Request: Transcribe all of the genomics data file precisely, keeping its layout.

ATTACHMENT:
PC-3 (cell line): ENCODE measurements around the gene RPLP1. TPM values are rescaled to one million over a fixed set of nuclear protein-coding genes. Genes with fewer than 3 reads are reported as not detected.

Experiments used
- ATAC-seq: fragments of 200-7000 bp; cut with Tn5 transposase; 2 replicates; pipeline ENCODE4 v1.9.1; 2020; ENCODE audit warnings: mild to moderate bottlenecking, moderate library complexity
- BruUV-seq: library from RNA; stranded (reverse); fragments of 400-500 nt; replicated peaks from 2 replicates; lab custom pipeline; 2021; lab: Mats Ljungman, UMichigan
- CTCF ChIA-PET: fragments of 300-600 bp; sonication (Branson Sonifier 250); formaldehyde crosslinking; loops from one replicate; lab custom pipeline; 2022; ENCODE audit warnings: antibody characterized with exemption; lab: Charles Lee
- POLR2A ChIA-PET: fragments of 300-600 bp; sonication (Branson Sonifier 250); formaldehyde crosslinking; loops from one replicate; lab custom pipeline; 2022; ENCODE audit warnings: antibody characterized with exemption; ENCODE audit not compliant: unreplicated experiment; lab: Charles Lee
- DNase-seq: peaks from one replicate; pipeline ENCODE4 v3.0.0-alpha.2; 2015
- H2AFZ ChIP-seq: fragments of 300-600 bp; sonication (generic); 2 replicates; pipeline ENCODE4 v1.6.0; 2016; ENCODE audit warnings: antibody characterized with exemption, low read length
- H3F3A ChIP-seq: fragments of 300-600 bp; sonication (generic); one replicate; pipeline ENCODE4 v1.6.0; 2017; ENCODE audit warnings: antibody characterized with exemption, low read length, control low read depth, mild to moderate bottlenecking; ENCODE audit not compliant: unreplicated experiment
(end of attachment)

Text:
PC-3 (cell line): ENCODE measurements around the gene RPLP1. TPM values are rescaled to one million over a fixed set of nuclear protein-coding genes. Genes with fewer than 3 reads are reported as not detected.

Experiments used
- ATAC-seq: fragments of 200-7000 bp; cut with Tn5 transposase; 2 replicates; pipeline ENCODE4 v1.9.1; 2020; ENCODE audit warnings: mild to moderate bottlenecking, moderate library complexity
- BruUV-seq: library from RNA; stranded (reverse); fragments of 400-500 nt; replicated peaks from 2 replicates; lab custom pipeline; 2021; lab: Mats Ljungman, UMichigan
- CTCF ChIA-PET: fragments of 300-600 bp; sonication (Branson Sonifier 250); formaldehyde crosslinking; loops from one replicate; lab custom pipeline; 2022; ENCODE audit warnings: antibody characterized with exemption; lab: Charles Lee
- POLR2A ChIA-PET: fragments of 300-600 bp; sonication (Branson Sonifier 250); formaldehyde crosslinking; loops from one replicate; lab custom pipeline; 2022; ENCODE audit warnings: antibody characterized with exemption; ENCODE audit not compliant: unreplicated experiment; lab: Charles Lee
- DNase-seq: peaks from one replicate; pipeline ENCODE4 v3.0.0-alpha.2; 2015
- H2AFZ ChIP-seq: fragments of 300-600 bp; sonication (generic); 2 replicates; pipeline ENCODE4 v1.6.0; 2016; ENCODE audit warnings: antibody characterized with exemption, low read length
- H3F3A ChIP-seq: fragments of 300-600 bp; sonication (generic); one replicate; pipeline ENCODE4 v1.6.0; 2017; ENCODE audit warnings: antibody characterized with exemption, low read length, control low read depth, mild to moderate bottlenecking; ENCODE audit not compliant: unreplicated experiment